Sunday, July 23, 2006

And all my words come back to me in shades of mediocrity

I spoke to my Dad earlier today. He's back in Omaha, having been sped astonishingly quickly through his "outprocessing" procedure at Fort Benning. He's tired and out of whack, time-zone wise, but otherwise just fine. It sounds like our old chocolate lab Jester, who is 13 and sadly on his last legs, perked up at my Dad's return.

Dad's supposedly safe from being called back up by the Army for at least another six months, possibly a year, he's not sure exactly, but then after that he's fair game again. It was about three and a half years between the time he got called up to Afghanistan and this time, so maybe that will hold true again. I wish I could say that maybe things will be quieter in the world in a few years and there won't be such a need for our Army, but the way things are going in the Middle East (and with our doofus boy-king at the helm of this country), that's not looking too darn likely.

I started figuring out in my early twenties that my Dad and I didn't really agree on many political issues. It was a bit of a shock to me, because I've always looked up to my Dad and been proud of him (and still do and am), but then I guess it's always hard for kids to individuate from their parents and proclaim their own identities.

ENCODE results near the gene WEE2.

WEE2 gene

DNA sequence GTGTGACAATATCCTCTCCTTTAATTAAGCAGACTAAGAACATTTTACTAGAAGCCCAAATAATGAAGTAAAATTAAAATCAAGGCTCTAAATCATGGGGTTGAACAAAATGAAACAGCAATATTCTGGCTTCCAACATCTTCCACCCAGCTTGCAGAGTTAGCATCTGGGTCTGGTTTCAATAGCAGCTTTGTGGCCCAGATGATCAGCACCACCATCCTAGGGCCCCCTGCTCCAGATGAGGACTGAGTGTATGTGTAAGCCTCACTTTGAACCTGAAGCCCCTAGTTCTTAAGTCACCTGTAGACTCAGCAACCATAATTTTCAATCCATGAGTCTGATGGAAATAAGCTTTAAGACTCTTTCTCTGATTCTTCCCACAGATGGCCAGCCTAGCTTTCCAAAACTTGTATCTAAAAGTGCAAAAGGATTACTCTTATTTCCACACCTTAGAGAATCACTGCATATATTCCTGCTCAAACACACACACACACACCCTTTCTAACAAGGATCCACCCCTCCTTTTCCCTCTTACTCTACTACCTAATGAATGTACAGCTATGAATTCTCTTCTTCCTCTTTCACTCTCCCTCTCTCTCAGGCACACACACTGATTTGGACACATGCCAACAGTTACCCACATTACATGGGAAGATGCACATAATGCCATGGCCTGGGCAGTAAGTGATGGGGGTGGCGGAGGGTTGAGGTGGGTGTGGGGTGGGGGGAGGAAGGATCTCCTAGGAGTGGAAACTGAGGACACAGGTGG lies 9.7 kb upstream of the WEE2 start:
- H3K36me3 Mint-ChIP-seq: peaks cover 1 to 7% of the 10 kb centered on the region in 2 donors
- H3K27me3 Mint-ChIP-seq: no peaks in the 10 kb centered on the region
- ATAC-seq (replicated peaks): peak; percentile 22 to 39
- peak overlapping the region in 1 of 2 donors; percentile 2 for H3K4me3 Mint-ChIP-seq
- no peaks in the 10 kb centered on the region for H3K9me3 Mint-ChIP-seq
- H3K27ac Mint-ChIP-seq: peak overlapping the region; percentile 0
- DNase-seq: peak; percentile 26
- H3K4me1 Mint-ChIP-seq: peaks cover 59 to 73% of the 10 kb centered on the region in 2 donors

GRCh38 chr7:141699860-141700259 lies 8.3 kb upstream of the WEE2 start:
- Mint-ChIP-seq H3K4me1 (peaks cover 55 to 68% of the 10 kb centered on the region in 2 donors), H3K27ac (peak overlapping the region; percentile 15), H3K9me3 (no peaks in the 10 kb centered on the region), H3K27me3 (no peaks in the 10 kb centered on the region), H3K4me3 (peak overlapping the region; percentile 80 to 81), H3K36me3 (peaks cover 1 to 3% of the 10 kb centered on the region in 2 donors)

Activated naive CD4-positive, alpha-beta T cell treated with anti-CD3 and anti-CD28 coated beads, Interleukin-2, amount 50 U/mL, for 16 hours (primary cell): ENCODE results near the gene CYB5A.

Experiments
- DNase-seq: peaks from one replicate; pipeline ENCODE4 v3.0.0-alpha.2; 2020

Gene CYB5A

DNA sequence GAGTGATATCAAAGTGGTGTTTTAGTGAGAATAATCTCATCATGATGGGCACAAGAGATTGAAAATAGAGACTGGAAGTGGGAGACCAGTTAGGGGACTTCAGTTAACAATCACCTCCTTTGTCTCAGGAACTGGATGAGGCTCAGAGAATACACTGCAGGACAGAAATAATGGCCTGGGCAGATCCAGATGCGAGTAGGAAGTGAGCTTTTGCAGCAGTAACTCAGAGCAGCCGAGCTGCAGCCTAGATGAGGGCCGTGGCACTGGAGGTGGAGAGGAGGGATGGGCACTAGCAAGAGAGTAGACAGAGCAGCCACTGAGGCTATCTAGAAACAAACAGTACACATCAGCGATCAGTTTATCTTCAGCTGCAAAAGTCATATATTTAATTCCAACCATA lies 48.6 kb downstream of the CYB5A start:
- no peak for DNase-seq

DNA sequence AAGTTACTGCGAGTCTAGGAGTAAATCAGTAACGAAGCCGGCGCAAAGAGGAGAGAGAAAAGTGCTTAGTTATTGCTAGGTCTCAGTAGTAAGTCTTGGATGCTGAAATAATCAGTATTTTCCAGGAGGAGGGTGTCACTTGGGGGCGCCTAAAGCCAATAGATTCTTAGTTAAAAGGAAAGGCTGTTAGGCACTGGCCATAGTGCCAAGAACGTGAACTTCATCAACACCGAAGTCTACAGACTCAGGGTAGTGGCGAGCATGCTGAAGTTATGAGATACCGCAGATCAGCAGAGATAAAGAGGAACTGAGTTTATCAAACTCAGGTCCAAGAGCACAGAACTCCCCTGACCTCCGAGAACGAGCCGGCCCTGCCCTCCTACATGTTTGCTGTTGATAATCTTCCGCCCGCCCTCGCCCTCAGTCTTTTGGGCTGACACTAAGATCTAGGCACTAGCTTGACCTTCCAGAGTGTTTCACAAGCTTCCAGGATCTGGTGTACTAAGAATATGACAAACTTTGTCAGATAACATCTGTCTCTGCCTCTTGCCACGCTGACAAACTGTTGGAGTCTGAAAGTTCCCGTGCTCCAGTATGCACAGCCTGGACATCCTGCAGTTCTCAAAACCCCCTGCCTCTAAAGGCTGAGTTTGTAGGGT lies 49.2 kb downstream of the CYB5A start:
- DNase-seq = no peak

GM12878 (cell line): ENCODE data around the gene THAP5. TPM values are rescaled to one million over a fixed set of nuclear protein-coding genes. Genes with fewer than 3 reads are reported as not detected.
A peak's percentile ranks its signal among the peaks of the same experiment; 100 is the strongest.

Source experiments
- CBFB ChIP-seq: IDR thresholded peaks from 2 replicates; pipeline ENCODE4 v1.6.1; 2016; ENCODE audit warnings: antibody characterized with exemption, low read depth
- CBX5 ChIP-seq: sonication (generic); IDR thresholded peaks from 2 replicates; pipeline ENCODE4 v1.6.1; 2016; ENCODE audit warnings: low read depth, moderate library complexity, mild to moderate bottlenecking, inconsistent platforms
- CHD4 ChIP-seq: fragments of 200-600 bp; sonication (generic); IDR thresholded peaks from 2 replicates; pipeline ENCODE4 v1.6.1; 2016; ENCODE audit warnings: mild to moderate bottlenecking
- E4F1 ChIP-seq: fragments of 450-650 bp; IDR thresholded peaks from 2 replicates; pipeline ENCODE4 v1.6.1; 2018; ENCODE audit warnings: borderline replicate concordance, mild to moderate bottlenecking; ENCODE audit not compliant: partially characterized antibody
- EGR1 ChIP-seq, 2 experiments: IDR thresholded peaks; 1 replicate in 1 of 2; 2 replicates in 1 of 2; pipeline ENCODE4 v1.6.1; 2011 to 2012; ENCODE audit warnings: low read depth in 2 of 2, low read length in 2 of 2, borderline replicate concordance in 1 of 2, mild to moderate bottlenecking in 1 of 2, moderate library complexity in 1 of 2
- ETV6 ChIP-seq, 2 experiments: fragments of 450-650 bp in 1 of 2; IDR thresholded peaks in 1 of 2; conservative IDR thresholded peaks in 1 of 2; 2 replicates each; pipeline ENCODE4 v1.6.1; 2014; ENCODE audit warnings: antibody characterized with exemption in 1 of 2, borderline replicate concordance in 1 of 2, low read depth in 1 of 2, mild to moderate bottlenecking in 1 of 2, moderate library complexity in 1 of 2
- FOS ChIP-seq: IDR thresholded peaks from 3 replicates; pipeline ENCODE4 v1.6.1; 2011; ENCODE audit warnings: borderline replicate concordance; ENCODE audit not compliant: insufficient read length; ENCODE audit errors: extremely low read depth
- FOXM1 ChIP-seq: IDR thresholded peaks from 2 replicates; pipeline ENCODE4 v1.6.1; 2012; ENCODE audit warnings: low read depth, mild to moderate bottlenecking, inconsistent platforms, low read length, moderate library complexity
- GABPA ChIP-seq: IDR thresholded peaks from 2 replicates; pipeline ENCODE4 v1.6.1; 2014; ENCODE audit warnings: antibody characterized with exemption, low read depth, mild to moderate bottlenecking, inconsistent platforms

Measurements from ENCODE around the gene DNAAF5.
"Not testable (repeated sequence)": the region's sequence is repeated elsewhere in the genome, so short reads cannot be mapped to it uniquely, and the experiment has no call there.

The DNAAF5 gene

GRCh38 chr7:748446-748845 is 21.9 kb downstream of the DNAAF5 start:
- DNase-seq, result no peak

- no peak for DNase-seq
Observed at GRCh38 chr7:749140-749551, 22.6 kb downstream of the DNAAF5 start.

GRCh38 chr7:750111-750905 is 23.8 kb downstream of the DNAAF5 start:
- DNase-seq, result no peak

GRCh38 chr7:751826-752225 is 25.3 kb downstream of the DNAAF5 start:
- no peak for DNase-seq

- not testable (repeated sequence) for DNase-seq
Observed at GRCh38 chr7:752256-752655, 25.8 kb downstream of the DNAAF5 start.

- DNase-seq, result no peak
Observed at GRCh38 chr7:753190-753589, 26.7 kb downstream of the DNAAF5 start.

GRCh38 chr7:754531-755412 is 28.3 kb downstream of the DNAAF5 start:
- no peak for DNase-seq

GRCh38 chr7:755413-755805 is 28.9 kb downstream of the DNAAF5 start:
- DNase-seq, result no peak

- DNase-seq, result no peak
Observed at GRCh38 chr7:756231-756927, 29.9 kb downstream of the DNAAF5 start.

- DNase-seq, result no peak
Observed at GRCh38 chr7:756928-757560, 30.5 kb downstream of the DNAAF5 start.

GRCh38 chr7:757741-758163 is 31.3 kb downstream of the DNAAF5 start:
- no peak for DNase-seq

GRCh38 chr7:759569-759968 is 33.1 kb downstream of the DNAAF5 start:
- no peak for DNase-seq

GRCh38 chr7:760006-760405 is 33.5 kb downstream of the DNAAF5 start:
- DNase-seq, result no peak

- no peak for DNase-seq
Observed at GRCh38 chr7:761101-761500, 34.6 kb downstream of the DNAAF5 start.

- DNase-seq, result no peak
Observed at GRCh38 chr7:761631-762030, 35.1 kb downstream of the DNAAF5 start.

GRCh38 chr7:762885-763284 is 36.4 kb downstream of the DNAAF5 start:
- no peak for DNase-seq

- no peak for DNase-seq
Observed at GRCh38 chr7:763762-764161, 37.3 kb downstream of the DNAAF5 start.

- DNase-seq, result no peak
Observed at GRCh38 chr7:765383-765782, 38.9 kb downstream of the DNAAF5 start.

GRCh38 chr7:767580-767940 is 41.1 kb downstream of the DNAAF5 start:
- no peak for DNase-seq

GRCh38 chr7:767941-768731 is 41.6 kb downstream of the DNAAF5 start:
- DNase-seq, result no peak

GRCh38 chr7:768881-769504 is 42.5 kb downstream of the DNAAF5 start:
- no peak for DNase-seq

My Dad and I can talk about pop culture - movies, comedians, food, TV shows, music, all that stuff with absolutely no problem whatsoever, and our tastes are much the same. We both cackle at reruns of Monty Python and MST3K, we both like to slather hot sauce on a variety of unlikely foods, and we both believe that The Who circa 1969 could play rings around the Rolling Stones of any era.

But I'm afraid my Dad is a bit of a Republican (although he would probably describe himself as Independent, I'm guessing). He voted for Bush both times - mostly because of his ideas about money and taxes, I believe, but also because of his pro-military stance and aggressive foreign policy.

I still remember a telephone conversation we had when he was working as a Medical Director for an insurance company that was affiliated with a Catholic hospital system. Part of his job was overseeing the approval and denial of claims, and since it was a Catholic hospital, no abortions or birth control were covered by insurance. I asked him, "Well what are the women supposed to do, then?" and he said, "Well, I guess they shouldn't be having sex." and I was sort of flabbergasted by how unrealistic that was.

And I guess I shouldn't be surprised when it turns out we think differently about other things, too, but I still am, somehow.

So when I mentioned to my Dad today that the neighbors had sold their house to a development company that was going to put up condos, the way I phrased it was, "We've had some bad news." and then I told him what was going on. And he said, "Why is that bad news?"

And I just thought, "Wow."